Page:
Ouch. Has it really been so long since my last post? My thanks to those of you who've reminded me, through comments and conversations, that I have a blog and that people read it. This one goes out to you.
From the time when I first came to know what the Liturgy of the Hours was, I knew that priests were canonically bound to say all the hours every day. (Note: Each "hour" takes only a few minutes to pray; they are so named because they are tied to specific times in the day.) There was a period of about three months when I prayed three to seven of those hours each day. And for years I've prayed morning &/or evening prayer close to daily.
But being surrounded by priests has slowly shown me that, like most laypeople, I take the Office for granted, and completely underestimate what a vital element it is to the life of the priest.
The director of my program often says, "The liturgy shares her treasures with those who sit with her and wait." One does not come to understand the liturgy by a cursory glance or by going through the motions, but by inserting one's whole self into the prayers consistently for years and patiently picking up little gems along the way, one by one, until you have more diamonds than the Queen of England.
Liturgical time is an important function of the sacramental life of the Church. That is to say, in liturgical time, the mysteries of salvation are explained and lived out for all those who pay attention. This is most easily seen through the liturgical year, which obviously walks us through the life of Christ. But it's also true of the liturgical week. In the Office, if you look closely, you can see a pattern of beginnings and endings, in the intercessions and especially the proper hymns for the four-week psalter (which are unfortunately only visible in the original Latin and in the Mundelein Psalter). The hymns at the beginning of Weeks I & III are about creation, and those toward the end of Weeks II & IV are about the end of time. It's very cool.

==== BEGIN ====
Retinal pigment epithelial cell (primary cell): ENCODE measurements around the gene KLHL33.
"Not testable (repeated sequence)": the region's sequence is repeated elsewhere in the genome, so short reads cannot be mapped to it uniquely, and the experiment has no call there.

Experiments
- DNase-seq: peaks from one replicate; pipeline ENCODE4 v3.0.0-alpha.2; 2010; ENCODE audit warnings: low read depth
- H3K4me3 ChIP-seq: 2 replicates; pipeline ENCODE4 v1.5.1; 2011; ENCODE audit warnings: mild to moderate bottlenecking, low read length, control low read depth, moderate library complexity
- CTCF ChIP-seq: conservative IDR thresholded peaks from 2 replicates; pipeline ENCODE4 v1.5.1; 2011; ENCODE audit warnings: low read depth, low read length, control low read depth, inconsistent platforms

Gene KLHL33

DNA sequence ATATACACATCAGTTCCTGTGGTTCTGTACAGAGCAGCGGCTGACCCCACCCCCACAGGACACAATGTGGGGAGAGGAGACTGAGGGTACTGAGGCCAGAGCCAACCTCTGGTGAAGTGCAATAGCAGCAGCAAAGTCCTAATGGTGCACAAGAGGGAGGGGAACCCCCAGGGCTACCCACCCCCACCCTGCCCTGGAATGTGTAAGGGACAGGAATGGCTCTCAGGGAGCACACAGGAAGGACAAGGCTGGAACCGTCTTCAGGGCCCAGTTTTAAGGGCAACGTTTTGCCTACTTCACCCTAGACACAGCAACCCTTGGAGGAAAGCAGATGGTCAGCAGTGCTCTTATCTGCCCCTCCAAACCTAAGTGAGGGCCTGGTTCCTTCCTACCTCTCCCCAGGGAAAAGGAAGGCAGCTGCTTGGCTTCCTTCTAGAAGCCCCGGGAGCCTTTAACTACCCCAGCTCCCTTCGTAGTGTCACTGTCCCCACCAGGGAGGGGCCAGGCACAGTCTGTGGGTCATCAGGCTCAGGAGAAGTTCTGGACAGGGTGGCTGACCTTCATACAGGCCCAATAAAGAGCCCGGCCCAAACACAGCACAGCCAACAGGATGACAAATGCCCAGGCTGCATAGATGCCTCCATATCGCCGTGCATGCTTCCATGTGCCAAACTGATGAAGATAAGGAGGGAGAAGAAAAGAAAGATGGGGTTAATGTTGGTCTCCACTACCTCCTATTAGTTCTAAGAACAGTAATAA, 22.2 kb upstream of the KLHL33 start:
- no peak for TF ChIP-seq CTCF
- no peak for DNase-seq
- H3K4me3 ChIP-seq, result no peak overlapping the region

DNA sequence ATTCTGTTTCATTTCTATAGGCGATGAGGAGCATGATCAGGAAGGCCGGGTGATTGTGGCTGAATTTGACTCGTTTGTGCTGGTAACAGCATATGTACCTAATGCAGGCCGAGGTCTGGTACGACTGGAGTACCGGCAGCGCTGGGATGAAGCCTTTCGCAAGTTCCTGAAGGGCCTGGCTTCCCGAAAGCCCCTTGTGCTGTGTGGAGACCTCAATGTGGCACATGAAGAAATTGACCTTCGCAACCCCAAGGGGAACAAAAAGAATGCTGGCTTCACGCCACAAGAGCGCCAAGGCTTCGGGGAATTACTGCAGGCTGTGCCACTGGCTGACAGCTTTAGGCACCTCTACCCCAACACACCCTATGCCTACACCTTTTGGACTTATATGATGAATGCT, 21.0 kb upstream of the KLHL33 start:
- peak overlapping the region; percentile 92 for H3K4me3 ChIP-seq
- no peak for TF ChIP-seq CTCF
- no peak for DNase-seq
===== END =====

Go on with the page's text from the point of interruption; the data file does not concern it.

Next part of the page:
What I always forget, however, is that each day is a liturgical mini-history of salvation! Again, this is especially apparent in the Divine Office: particularly check out the orations (prayers) for each hour in any of the four weeks (stick with Ordinary Time, because it doesn't have any other themes to distract from the point I'm trying to make). Morning prayer is about creation and beginnings, midafternoon prayer is about Jesus' passion, evening prayer is about thanksgiving for the day that's been lived, and night prayer is about death.
Do you see now how praying these hours every day for years upon years would have a profound affect upon a priest? Little wonder many priests jokingly refer to their breviary as their girlfriend: she's with him wherever he goes, he checks in with her throughout the day, and he must be faithful to her.
The Divine Office is an extension of the Mass; in the Liturgy of the Hours, the priest continues to live in the texts of the Scriptures and of the day's feast long after the Eucharistic celebration has ended. Priests are canonically bound not only to celebrate the Mass, but to live it via the Divine Office.
I love our Catholic faith. Its beauty never ceases to astound me.
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